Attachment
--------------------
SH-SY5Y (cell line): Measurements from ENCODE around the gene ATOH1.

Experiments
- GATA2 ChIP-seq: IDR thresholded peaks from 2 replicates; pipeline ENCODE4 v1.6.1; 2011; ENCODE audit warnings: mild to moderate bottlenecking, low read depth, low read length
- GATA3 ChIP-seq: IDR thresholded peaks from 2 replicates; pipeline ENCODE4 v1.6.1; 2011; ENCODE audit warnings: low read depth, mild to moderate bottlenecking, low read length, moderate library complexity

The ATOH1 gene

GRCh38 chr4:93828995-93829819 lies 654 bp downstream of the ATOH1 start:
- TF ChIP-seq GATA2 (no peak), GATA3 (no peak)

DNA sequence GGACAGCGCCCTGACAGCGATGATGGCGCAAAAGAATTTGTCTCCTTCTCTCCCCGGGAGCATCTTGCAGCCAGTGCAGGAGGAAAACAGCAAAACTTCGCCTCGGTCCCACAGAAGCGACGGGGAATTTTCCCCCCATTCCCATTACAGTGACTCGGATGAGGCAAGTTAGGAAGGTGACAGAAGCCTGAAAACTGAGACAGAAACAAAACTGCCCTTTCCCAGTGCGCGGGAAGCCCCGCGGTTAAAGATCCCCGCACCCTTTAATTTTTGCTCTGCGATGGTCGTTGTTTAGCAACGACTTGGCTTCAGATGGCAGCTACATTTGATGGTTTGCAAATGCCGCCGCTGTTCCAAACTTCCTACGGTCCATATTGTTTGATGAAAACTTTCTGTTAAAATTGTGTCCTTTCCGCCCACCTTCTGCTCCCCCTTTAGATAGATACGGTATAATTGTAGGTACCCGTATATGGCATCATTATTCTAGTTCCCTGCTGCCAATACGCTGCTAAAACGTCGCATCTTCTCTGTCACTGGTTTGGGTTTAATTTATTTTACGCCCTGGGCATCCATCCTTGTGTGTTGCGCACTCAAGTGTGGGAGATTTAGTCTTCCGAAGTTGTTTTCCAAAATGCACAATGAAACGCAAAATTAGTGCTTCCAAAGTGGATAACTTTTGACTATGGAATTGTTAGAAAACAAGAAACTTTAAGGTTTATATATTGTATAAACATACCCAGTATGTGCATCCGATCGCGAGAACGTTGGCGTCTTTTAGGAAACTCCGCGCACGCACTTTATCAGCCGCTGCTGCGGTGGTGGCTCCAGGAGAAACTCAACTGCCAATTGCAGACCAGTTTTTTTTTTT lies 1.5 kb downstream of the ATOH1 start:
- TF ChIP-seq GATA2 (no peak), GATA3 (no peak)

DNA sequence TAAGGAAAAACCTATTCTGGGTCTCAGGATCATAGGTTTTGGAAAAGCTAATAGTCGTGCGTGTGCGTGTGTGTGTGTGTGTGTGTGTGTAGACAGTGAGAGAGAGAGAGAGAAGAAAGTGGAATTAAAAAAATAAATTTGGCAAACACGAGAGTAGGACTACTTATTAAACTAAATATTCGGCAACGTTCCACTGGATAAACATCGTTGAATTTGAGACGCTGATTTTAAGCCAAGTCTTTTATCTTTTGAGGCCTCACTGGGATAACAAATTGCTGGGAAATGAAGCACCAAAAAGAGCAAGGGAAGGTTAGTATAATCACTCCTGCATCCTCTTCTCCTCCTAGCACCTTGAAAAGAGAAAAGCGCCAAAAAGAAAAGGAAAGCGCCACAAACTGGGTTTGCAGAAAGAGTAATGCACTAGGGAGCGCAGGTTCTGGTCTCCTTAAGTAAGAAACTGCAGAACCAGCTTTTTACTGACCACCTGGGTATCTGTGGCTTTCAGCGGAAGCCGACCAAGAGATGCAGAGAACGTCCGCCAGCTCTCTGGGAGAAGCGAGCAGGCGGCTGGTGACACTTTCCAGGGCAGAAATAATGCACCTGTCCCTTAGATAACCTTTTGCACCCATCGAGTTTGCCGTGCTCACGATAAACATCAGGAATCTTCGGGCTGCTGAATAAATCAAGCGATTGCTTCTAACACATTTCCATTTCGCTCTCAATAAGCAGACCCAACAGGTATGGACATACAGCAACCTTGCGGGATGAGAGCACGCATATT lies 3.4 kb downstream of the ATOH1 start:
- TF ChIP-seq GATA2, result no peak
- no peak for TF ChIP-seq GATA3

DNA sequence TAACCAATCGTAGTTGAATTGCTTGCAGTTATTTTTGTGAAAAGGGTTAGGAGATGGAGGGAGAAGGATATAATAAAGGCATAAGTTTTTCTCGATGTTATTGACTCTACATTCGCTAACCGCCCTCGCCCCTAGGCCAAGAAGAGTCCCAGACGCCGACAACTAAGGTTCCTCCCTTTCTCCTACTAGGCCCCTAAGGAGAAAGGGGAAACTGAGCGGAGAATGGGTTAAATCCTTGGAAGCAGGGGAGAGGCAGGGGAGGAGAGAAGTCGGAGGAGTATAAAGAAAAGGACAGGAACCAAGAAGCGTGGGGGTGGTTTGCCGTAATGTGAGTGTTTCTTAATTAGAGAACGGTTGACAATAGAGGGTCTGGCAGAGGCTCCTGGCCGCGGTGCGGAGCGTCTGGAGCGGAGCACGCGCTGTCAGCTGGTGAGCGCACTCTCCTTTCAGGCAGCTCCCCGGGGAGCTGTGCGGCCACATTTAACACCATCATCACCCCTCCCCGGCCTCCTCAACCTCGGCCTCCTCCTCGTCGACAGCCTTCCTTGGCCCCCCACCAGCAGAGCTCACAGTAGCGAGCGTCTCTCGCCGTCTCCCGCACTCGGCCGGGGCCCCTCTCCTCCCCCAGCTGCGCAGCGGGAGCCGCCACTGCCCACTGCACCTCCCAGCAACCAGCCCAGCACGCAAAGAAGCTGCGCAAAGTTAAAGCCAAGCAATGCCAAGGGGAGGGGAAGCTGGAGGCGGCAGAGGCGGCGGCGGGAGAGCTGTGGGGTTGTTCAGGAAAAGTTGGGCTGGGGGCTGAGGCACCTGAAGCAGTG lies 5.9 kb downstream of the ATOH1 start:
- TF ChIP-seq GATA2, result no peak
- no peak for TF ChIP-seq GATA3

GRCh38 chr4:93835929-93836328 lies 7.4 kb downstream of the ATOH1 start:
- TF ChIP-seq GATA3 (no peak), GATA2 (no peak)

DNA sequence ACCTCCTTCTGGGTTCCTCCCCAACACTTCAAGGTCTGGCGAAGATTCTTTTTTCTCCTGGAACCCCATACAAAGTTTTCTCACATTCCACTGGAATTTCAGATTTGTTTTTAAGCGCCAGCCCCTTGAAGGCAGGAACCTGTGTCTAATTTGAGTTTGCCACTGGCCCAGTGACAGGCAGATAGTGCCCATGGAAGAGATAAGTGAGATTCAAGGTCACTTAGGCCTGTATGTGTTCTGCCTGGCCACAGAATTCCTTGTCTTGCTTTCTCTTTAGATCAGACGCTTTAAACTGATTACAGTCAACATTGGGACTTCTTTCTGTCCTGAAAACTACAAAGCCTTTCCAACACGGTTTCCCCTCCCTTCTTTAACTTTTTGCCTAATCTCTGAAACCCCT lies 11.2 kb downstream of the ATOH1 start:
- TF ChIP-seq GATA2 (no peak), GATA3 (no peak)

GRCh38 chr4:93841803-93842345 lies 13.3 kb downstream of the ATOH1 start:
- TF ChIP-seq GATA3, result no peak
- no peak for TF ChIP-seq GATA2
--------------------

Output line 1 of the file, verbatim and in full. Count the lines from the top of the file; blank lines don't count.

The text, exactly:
SH-SY5Y (cell line): Measurements from ENCODE around the gene ATOH1.